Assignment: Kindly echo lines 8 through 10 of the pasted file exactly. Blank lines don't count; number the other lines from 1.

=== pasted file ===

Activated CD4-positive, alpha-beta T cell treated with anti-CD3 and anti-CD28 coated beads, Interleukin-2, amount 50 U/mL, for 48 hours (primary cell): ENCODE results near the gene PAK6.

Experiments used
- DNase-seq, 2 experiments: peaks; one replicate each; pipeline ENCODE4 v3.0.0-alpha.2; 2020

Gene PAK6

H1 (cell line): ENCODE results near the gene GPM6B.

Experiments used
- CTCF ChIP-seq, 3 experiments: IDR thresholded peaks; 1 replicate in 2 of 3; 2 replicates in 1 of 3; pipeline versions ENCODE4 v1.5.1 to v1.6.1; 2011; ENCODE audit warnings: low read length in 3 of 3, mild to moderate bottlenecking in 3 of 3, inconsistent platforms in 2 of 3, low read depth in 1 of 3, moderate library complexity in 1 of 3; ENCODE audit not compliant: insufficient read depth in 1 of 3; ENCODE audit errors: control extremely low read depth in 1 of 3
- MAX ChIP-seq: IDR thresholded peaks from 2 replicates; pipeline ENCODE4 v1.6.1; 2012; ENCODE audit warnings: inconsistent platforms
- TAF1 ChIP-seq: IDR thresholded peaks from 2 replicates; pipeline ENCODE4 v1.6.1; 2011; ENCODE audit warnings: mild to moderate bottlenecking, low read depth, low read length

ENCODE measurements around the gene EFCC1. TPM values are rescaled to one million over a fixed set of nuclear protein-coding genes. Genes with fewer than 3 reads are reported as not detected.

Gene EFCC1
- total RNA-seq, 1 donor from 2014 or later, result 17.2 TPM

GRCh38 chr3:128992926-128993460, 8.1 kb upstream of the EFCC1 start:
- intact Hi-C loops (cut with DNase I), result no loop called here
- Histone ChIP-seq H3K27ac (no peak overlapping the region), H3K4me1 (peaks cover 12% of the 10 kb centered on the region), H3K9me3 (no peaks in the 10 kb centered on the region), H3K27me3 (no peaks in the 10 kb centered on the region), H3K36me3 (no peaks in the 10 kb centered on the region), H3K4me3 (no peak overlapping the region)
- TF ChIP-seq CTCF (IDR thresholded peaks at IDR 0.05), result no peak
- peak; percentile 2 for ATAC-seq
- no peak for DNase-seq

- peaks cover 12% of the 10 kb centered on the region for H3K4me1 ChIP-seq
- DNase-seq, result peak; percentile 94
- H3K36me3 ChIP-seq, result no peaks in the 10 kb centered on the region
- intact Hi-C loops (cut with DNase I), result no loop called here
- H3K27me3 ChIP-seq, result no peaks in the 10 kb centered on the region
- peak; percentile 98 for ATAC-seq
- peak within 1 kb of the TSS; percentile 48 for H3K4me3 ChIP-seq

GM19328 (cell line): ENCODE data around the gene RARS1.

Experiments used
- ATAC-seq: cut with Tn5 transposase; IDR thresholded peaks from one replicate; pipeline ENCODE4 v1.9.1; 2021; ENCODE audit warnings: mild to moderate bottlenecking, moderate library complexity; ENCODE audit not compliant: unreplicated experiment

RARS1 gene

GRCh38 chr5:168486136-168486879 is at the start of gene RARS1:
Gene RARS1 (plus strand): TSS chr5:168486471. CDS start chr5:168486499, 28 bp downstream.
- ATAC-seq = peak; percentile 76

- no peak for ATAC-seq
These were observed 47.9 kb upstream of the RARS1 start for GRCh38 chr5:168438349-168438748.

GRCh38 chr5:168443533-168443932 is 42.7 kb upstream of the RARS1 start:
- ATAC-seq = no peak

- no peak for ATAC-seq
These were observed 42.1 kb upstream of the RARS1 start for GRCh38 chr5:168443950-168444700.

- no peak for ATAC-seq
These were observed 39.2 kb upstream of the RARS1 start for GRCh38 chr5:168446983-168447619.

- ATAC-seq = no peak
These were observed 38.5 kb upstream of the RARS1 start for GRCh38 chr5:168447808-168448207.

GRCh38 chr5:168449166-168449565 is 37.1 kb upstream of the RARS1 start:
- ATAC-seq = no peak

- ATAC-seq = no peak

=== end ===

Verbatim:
- MAX ChIP-seq: IDR thresholded peaks from 2 replicates; pipeline ENCODE4 v1.6.1; 2012; ENCODE audit warnings: inconsistent platforms
- TAF1 ChIP-seq: IDR thresholded peaks from 2 replicates; pipeline ENCODE4 v1.6.1; 2011; ENCODE audit warnings: mild to moderate bottlenecking, low read depth, low read length

ENCODE measurements around the gene EFCC1. TPM values are rescaled to one million over a fixed set of nuclear protein-coding genes. Genes with fewer than 3 reads are reported as not detected.